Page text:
The minister believes that Russian troops may try to launch an offensive in two directions: it could be the Donbas or the south.
Ukraine's quick victory and the liberation of Crimea, promised as recently as May last year by one of the adult fairy-tale narrators so highly respected by our officials, are getting further and further away. The Pentagon believes that the Ukrainians will not be able to dislodge Russian troops from Crimea in the near future. This was stated by senior US defence officials during a secret briefing before the US House of Representatives Defence Committee, Politico reports.
"It is not clear what led to this assessment by the speakers. But according to three people with direct knowledge of Thursday's briefing, it is clear that the Pentagon does not believe Ukraine has or will soon have the ability to push Russian troops off the peninsula," the publication writes.
Ukrainian authorities raided the home of an influential billionaire as part of a move to root out corruption and help the country meet Western standards of clean governance, according to President Volodymyr Zelensky. Separate raids were carried out at the Tax Inspectorate and at the home of a former Interior Minister. Mr Zelensky promised to take further steps to ensure a clean state, referring in particular to the Ministry of Defence.
Security officials searched the home of businessman Ihor Kolomoisky, a former ally of Mr Zelensky, and the Security Service of Ukraine announced that it had uncovered more than €1 billion in fraud. The Security Service has revealed an embezzlement scheme involving more than USD 1 billion at the oil extraction company Ukrnafta and the oil refinery Ukrtatnafta, both of which were owned by Mr Kolomoisky.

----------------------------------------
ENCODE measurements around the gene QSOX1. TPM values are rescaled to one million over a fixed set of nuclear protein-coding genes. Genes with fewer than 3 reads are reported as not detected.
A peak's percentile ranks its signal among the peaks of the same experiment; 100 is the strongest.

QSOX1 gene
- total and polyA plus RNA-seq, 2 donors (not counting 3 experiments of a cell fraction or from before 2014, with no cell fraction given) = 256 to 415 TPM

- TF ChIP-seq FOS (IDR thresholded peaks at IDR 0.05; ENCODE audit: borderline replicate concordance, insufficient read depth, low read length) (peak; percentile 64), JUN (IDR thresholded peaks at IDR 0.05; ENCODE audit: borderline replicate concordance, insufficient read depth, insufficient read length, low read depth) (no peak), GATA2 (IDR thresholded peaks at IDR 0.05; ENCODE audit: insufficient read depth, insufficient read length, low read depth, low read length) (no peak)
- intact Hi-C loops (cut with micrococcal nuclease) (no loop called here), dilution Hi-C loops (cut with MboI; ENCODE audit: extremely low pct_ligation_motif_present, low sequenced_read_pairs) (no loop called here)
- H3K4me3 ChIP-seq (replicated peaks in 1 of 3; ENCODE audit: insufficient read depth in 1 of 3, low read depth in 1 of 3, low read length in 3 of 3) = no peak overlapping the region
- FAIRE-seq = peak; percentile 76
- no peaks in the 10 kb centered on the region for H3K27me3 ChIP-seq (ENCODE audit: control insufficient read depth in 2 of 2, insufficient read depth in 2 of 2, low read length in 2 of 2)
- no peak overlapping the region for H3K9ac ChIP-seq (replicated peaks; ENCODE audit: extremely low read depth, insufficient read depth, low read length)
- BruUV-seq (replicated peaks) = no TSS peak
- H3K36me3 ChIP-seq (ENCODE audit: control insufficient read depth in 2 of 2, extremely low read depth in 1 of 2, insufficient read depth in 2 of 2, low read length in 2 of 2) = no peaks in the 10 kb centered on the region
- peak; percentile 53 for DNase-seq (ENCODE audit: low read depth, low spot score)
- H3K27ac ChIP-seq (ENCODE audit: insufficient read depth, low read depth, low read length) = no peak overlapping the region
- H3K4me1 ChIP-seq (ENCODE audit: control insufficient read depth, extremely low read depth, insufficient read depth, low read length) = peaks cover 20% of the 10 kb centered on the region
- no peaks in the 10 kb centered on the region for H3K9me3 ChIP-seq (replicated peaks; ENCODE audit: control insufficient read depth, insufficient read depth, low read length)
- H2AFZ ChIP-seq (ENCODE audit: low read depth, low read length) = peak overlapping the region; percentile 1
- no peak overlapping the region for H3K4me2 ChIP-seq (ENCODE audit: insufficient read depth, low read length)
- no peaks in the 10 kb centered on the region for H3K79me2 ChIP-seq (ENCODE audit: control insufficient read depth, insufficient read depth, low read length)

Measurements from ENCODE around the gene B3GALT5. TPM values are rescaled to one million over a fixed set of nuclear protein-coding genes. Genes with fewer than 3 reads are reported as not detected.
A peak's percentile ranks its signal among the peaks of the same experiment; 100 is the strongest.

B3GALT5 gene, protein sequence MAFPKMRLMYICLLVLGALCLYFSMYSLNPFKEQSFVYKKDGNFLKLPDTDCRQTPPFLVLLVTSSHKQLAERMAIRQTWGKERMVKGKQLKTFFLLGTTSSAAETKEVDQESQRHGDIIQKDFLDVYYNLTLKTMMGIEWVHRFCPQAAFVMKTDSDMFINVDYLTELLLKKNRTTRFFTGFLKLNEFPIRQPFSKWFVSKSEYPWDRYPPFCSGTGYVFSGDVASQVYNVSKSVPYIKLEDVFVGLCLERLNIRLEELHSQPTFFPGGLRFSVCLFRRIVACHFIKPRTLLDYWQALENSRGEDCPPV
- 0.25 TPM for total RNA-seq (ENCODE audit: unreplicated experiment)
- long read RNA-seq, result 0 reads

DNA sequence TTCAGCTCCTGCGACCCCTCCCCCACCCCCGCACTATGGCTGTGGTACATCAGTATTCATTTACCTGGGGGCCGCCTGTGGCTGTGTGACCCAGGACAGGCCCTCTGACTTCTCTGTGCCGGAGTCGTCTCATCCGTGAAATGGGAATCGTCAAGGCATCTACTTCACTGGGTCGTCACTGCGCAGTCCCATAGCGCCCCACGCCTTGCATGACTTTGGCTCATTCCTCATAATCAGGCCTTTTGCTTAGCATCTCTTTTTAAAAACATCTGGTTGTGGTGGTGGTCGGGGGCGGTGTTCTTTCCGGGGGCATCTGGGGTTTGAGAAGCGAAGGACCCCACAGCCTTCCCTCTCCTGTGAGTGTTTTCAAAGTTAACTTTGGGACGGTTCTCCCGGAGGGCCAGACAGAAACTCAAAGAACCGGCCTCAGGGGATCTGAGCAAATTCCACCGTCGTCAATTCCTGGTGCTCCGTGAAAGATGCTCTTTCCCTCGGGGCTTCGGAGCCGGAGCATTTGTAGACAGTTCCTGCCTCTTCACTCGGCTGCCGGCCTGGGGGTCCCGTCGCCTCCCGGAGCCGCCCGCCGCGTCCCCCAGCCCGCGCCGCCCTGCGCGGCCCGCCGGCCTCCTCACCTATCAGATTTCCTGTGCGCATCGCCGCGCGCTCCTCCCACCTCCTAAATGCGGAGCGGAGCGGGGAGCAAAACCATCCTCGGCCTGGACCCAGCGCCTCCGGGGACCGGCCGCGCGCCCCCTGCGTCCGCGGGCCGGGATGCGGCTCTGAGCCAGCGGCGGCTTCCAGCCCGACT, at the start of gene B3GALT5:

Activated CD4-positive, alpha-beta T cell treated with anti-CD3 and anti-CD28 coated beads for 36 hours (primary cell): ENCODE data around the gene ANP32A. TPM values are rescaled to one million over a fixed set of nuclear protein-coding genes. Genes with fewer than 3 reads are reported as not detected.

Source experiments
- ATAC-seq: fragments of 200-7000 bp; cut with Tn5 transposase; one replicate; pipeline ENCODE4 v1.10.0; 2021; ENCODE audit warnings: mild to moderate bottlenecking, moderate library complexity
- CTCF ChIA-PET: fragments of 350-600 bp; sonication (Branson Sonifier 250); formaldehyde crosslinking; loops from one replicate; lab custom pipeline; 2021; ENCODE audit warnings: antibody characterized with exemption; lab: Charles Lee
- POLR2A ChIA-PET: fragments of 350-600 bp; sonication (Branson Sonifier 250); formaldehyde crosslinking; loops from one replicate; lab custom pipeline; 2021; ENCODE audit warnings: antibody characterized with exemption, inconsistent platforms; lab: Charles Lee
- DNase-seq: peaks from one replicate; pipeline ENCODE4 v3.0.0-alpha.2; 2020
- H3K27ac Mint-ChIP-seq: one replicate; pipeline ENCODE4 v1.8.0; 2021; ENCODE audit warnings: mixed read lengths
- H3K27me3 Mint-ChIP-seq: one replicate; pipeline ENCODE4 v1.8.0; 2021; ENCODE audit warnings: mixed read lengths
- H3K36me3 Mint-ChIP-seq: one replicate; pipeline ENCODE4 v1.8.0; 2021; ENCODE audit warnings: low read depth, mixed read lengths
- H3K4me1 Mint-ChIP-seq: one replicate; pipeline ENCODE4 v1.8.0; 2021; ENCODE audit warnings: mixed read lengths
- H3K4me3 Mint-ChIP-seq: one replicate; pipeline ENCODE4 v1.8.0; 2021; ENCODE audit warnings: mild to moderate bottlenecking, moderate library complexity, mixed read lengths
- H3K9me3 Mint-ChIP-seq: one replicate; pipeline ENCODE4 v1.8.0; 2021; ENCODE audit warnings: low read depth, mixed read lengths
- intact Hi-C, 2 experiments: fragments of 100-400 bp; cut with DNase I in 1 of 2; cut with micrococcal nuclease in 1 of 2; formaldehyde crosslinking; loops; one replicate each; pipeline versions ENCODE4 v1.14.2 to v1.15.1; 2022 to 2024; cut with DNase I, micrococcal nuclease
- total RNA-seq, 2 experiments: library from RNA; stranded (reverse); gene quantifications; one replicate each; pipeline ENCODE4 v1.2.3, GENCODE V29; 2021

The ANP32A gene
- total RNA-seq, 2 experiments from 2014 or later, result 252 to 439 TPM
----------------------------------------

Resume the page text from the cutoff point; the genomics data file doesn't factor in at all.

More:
Former Ukrainian Deputy Defence Minister Viacheslav Shapovalov has reportedly been charged with supplying products to the armed forces at inflated prices, as well as with buying low-quality bulletproof vests, helmets, clothing and other items for the Ukrainian armed forces. The potential damage amounts to one billion hryvnias (around €25 million). Khmelnytsky, another official of the Ukrainian Ministry of Defence, is suspected in a case concerning the purchase of low-quality bulletproof vests for more than 100 million hryvnias (about €2.5 million).
Unfortunately, this is the reality: while some fight and die in the front line, others are unjustly enriched at the expense of the first deaths.
On Wednesday evening, a Russian missile destroyed a residential building and damaged seven others in the eastern Ukrainian town of Kramatorsk, killing at least three people and injuring 20 others, regional police said. Around 21.45 local terrorists fired an Iskander-K ballistic missile. There are likely to be people under the rubble.
Yesterday, the family and friends of Ukrainian decathlete Volodymyr Androshchuk said goodbye to the promising athlete and volunteer soldier who was killed in a battle near Bakhmut. The friends of the soldier, who was mortally wounded by shrapnel, were outraged that Russians are allowed to take part in sports games and championships when Ukrainians are dying defending their country against Russian aggression.
On 1 February, Russian marauders struck 6 times with missiles, 4 of which hit civilian infrastructure in the settlements of Slovyansk, Kramatorsk and Druzhkivka (Donetsk region), as well as 4 air strikes. The occupying forces carried out 73 shelling attacks with volley fire systems. Civilians were killed as a result of enemy attacks.
The threat of Russian air and missile strikes remains high throughout Ukraine.
The enemy is actively conducting reconnaissance and preparing for a possible offensive in certain directions. Despite heavy losses, the Russians continue to attack in the directions of Lyman, Bakhmut, Avdiivka and Novopavlivka.
In the temporarily occupied territories of the Donetsk region, the enemy continues to force Ukrainian citizens to accept Russian citizenship. In Horlivka, drivers are only issued with a Russian standard driving licence, which is impossible to obtain without a Russian passport. The occupiers have imposed a deadline of 1 May 2023 for the employees of transport companies. Those who fail to comply will be dismissed.
09 January 2023. Three-month employment contracts expire in one of the occupiers' units in Luhansk region. As a result, some 300 soldiers of this unit do not receive any financial support. In addition, they are unable to withdraw from military service due to the announced mobilisation.
Yesterday, rocket and artillery units of the Ukrainian Defence Forces hit a Russian command post, 3 live meat concentration points and a fuel and lubricant depot.
Photo: Ukrainian troops near Bakhmut. Source: AP.